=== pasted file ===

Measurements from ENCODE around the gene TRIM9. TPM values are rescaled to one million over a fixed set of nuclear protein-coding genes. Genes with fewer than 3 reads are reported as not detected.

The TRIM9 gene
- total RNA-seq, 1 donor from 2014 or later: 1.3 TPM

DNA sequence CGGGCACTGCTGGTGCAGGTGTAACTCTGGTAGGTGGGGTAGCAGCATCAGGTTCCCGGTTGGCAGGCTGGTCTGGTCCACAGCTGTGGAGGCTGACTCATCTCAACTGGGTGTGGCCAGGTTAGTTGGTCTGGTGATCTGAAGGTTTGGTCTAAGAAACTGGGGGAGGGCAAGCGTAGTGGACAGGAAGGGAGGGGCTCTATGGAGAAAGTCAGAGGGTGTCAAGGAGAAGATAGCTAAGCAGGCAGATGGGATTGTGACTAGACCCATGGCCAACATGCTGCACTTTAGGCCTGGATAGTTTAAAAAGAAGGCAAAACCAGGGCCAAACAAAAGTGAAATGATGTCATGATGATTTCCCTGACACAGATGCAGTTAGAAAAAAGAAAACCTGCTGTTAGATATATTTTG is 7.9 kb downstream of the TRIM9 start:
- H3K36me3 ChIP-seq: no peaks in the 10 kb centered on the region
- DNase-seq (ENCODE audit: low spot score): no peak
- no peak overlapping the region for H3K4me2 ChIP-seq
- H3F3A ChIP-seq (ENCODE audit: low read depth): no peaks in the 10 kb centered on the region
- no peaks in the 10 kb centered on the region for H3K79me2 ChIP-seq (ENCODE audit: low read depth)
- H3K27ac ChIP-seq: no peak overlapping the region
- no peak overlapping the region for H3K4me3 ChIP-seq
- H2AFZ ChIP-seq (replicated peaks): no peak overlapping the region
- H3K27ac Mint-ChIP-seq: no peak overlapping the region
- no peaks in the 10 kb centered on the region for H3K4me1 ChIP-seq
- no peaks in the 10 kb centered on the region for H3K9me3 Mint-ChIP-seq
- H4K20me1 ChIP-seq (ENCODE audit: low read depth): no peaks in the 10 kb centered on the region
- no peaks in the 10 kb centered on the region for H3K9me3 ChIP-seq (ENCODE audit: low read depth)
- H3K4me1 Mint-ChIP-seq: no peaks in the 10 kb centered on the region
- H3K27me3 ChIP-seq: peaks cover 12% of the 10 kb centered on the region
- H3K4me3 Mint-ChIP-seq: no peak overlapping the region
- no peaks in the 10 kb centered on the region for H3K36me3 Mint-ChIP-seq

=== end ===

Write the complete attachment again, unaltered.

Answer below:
Measurements from ENCODE around the gene TRIM9. TPM values are rescaled to one million over a fixed set of nuclear protein-coding genes. Genes with fewer than 3 reads are reported as not detected.

The TRIM9 gene
- total RNA-seq, 1 donor from 2014 or later: 1.3 TPM

DNA sequence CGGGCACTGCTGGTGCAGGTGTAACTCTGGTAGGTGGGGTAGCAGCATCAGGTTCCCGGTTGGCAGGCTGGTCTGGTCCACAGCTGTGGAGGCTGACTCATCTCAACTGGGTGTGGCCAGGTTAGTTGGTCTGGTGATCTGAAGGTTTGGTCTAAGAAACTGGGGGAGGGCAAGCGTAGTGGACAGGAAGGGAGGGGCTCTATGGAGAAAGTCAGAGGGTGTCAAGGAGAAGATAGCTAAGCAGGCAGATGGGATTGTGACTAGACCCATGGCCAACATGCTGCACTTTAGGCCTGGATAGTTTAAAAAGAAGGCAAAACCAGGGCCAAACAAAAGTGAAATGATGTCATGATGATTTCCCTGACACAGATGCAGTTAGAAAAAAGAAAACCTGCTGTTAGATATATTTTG is 7.9 kb downstream of the TRIM9 start:
- H3K36me3 ChIP-seq: no peaks in the 10 kb centered on the region
- DNase-seq (ENCODE audit: low spot score): no peak
- no peak overlapping the region for H3K4me2 ChIP-seq
- H3F3A ChIP-seq (ENCODE audit: low read depth): no peaks in the 10 kb centered on the region
- no peaks in the 10 kb centered on the region for H3K79me2 ChIP-seq (ENCODE audit: low read depth)
- H3K27ac ChIP-seq: no peak overlapping the region
- no peak overlapping the region for H3K4me3 ChIP-seq
- H2AFZ ChIP-seq (replicated peaks): no peak overlapping the region
- H3K27ac Mint-ChIP-seq: no peak overlapping the region
- no peaks in the 10 kb centered on the region for H3K4me1 ChIP-seq
- no peaks in the 10 kb centered on the region for H3K9me3 Mint-ChIP-seq
- H4K20me1 ChIP-seq (ENCODE audit: low read depth): no peaks in the 10 kb centered on the region
- no peaks in the 10 kb centered on the region for H3K9me3 ChIP-seq (ENCODE audit: low read depth)
- H3K4me1 Mint-ChIP-seq: no peaks in the 10 kb centered on the region
- H3K27me3 ChIP-seq: peaks cover 12% of the 10 kb centered on the region
- H3K4me3 Mint-ChIP-seq: no peak overlapping the region
- no peaks in the 10 kb centered on the region for H3K36me3 Mint-ChIP-seq